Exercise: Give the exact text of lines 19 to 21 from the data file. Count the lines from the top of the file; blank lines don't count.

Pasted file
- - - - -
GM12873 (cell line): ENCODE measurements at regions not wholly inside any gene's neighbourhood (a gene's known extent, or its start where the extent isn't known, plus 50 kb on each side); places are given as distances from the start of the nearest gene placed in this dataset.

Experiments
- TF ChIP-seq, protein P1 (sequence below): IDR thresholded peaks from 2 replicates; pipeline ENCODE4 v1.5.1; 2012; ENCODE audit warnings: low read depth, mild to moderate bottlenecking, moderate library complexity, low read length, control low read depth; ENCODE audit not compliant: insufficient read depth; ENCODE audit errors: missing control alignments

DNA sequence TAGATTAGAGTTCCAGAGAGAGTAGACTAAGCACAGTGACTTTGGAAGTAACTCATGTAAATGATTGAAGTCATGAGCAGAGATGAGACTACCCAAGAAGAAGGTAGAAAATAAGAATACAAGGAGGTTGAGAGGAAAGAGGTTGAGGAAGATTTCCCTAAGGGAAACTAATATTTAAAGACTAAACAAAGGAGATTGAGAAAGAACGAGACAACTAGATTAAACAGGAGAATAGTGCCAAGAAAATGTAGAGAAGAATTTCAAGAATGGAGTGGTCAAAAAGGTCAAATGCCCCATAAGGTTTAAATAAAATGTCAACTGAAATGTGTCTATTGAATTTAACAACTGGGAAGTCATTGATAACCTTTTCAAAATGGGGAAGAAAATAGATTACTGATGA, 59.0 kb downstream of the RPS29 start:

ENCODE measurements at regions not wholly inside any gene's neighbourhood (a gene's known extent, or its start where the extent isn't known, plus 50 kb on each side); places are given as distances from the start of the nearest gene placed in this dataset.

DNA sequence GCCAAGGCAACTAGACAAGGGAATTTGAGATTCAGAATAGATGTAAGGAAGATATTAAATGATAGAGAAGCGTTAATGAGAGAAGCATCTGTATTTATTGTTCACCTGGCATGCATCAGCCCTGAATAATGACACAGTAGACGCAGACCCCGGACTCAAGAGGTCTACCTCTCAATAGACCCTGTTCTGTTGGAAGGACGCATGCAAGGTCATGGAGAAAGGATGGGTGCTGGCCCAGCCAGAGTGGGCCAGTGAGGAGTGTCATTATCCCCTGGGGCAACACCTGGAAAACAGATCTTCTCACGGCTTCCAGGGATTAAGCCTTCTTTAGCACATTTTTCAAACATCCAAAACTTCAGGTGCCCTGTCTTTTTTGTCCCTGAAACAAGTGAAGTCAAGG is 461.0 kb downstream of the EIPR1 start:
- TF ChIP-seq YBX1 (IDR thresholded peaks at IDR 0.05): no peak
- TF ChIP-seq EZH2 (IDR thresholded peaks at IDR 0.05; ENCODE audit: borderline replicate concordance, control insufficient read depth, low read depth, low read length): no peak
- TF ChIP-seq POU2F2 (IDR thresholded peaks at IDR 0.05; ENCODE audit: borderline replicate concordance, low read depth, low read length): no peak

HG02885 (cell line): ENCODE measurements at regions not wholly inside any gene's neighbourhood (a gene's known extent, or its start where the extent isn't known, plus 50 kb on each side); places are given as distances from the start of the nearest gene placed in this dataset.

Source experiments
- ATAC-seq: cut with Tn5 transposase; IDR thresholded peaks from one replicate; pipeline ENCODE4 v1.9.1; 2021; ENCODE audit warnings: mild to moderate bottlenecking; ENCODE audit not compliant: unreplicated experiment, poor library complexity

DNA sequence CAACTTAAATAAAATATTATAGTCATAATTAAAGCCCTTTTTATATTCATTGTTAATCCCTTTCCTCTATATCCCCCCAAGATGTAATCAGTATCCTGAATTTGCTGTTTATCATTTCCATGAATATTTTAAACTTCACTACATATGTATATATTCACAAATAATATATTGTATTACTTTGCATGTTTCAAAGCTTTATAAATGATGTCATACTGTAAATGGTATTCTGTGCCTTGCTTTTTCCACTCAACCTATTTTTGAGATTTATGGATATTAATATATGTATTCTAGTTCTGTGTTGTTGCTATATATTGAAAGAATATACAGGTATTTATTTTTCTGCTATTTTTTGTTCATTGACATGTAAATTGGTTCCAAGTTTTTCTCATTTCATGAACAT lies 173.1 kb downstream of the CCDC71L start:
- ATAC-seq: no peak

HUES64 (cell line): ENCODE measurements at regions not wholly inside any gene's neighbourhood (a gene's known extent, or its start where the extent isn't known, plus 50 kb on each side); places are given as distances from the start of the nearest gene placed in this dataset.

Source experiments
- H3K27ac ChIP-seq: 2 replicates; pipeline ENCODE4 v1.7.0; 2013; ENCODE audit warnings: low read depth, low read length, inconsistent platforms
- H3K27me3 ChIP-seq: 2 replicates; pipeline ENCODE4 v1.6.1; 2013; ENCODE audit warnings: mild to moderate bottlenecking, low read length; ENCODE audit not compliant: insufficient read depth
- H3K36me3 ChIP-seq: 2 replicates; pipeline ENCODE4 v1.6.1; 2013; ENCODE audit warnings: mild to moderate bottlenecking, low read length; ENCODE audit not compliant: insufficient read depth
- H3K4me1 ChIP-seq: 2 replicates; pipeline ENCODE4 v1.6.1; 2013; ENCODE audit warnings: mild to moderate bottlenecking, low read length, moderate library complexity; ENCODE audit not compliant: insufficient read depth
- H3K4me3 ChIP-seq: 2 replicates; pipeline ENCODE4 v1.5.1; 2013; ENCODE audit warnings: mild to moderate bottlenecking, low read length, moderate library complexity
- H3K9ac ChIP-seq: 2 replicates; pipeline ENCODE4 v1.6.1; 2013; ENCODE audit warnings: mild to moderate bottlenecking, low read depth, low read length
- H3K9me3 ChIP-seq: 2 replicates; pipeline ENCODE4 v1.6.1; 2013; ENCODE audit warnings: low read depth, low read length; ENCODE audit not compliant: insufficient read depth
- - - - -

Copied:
- H3K36me3 ChIP-seq: 2 replicates; pipeline ENCODE4 v1.6.1; 2013; ENCODE audit warnings: mild to moderate bottlenecking, low read length; ENCODE audit not compliant: insufficient read depth
- H3K4me1 ChIP-seq: 2 replicates; pipeline ENCODE4 v1.6.1; 2013; ENCODE audit warnings: mild to moderate bottlenecking, low read length, moderate library complexity; ENCODE audit not compliant: insufficient read depth
- H3K4me3 ChIP-seq: 2 replicates; pipeline ENCODE4 v1.5.1; 2013; ENCODE audit warnings: mild to moderate bottlenecking, low read length, moderate library complexity